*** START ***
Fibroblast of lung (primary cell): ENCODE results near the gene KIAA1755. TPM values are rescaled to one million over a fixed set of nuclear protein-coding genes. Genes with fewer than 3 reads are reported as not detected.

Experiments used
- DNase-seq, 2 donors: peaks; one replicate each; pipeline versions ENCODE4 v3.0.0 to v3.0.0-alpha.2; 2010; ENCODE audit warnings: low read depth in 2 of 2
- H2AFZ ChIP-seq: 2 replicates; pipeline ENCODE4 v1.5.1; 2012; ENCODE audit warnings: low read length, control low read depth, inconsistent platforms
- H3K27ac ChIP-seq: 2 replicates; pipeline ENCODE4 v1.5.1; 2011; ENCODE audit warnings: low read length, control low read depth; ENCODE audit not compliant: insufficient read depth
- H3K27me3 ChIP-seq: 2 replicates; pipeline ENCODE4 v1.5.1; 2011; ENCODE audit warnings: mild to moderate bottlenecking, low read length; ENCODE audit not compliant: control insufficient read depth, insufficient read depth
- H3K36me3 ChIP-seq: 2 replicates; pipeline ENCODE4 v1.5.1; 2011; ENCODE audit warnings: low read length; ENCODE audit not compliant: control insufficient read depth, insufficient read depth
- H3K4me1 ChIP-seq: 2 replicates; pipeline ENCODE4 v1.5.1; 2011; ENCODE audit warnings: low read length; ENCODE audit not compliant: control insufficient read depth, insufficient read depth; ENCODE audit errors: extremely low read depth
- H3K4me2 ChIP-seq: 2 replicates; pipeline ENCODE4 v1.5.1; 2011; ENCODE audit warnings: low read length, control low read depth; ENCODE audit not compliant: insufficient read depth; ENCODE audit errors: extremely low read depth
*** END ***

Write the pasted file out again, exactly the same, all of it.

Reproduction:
Fibroblast of lung (primary cell): ENCODE results near the gene KIAA1755. TPM values are rescaled to one million over a fixed set of nuclear protein-coding genes. Genes with fewer than 3 reads are reported as not detected.

Experiments used
- DNase-seq, 2 donors: peaks; one replicate each; pipeline versions ENCODE4 v3.0.0 to v3.0.0-alpha.2; 2010; ENCODE audit warnings: low read depth in 2 of 2
- H2AFZ ChIP-seq: 2 replicates; pipeline ENCODE4 v1.5.1; 2012; ENCODE audit warnings: low read length, control low read depth, inconsistent platforms
- H3K27ac ChIP-seq: 2 replicates; pipeline ENCODE4 v1.5.1; 2011; ENCODE audit warnings: low read length, control low read depth; ENCODE audit not compliant: insufficient read depth
- H3K27me3 ChIP-seq: 2 replicates; pipeline ENCODE4 v1.5.1; 2011; ENCODE audit warnings: mild to moderate bottlenecking, low read length; ENCODE audit not compliant: control insufficient read depth, insufficient read depth
- H3K36me3 ChIP-seq: 2 replicates; pipeline ENCODE4 v1.5.1; 2011; ENCODE audit warnings: low read length; ENCODE audit not compliant: control insufficient read depth, insufficient read depth
- H3K4me1 ChIP-seq: 2 replicates; pipeline ENCODE4 v1.5.1; 2011; ENCODE audit warnings: low read length; ENCODE audit not compliant: control insufficient read depth, insufficient read depth; ENCODE audit errors: extremely low read depth
- H3K4me2 ChIP-seq: 2 replicates; pipeline ENCODE4 v1.5.1; 2011; ENCODE audit warnings: low read length, control low read depth; ENCODE audit not compliant: insufficient read depth; ENCODE audit errors: extremely low read depth